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There’s plenty of Mercury Prize content to keep an eye out for this week, including fresh chats with a bunch of the shortlisted artists and the Indy’s coverage on the night (I’ll be there tweeting and posting about the winner as soon as they’re announced). For now you could do worse than check out earlier interviews with shortlisted acts including Foals, Little Simz and IDLES. You’ll also be able to watch the ceremony live on BBC Four from 9pm, and tune in on BBC Radio 6 Music from 7pm on 19 September.
My spotlight artist this week is Aaron Smith, a Scottish singer-songwriter whose EP Loveless is out this Friday (20 September). There’s a chance he might draw comparisons to Lewis Capaldi because us critics can be a lazy bunch, but Smith has a very different sound – darker, moodier – and his vocals have a nice gravelly quality. I caught up with him to see how things are going ahead of the EP’s release.
Hey Aaron! How's your 2019 going so far?
It’s gone really great so far, I’m excited to be putting music out now. It felt good to put “Unspoken” out to the world and now we’ve followed up with “Better Than You loved Me”, it's nice to have the ball rolling as an artist and having my music heard. We’re just getting ready to put the EP out now which is exciting, it’ll be good to have a small body of work that people can get stuck in to. I’m also getting back into writing now - I had written loads for the EP and had so much to choose from so I took a bit of a break while we were putting together the releases and working on the launch, so I’m looking forward to getting back in the studio and working on some new stuff.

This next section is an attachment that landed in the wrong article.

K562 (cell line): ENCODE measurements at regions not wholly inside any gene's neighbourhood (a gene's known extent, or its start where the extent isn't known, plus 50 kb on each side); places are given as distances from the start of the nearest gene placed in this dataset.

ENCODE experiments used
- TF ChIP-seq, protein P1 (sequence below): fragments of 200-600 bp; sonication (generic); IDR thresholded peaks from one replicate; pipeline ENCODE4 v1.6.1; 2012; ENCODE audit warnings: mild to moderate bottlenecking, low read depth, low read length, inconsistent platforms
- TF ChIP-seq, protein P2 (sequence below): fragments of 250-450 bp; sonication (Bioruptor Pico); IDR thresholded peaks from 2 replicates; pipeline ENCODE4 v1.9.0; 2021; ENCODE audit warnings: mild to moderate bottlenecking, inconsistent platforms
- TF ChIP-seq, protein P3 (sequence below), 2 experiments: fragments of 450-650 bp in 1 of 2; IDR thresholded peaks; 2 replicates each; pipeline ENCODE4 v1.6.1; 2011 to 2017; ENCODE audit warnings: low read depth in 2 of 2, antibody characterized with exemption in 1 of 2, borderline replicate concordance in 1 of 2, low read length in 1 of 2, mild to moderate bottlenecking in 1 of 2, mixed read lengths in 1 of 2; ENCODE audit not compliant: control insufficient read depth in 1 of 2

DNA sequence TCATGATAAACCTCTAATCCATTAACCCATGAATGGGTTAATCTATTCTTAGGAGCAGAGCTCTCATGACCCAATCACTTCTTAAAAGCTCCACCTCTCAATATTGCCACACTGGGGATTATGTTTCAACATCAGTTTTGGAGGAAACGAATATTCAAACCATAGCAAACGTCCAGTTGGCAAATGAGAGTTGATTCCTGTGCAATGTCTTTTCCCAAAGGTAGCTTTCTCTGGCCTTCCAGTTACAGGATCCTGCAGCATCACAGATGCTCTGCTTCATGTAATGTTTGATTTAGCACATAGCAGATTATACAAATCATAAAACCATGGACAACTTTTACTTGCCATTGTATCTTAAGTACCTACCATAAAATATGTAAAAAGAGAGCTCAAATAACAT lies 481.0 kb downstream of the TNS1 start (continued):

Tell me a bit about this new music, when did you start writing and was there anything in particular that inspired you?
It’s emotional - it’s pretty heavy stories that I’m telling but I think they are easy for people to interpret in their own way. That’s what I like about music, while the songs I write are about things I might have been through in my own life, it’s easy for people to take their own meaning from the lyrics and think about it in a different light and link it to something they might have been through which could be a whole other story.
I’ve been playing since I was really young but just doing covers and learning how to play the guitar. When I was about 15 I started writing my own stuff. I take inspiration from a lot of things - my musical idols who inspire me to write in a certain way, things that have happened my life that I’m able use music as an outlet to talk about, stories people tell me about things they have gone through.
What do you have lined up for the rest of the year?
I’ve got an EP coming out very soon, also going to be doing some shows later in the year which will be cool. Looking forward to seeing how the rest of the year pans out and getting ready to start touring properly next year.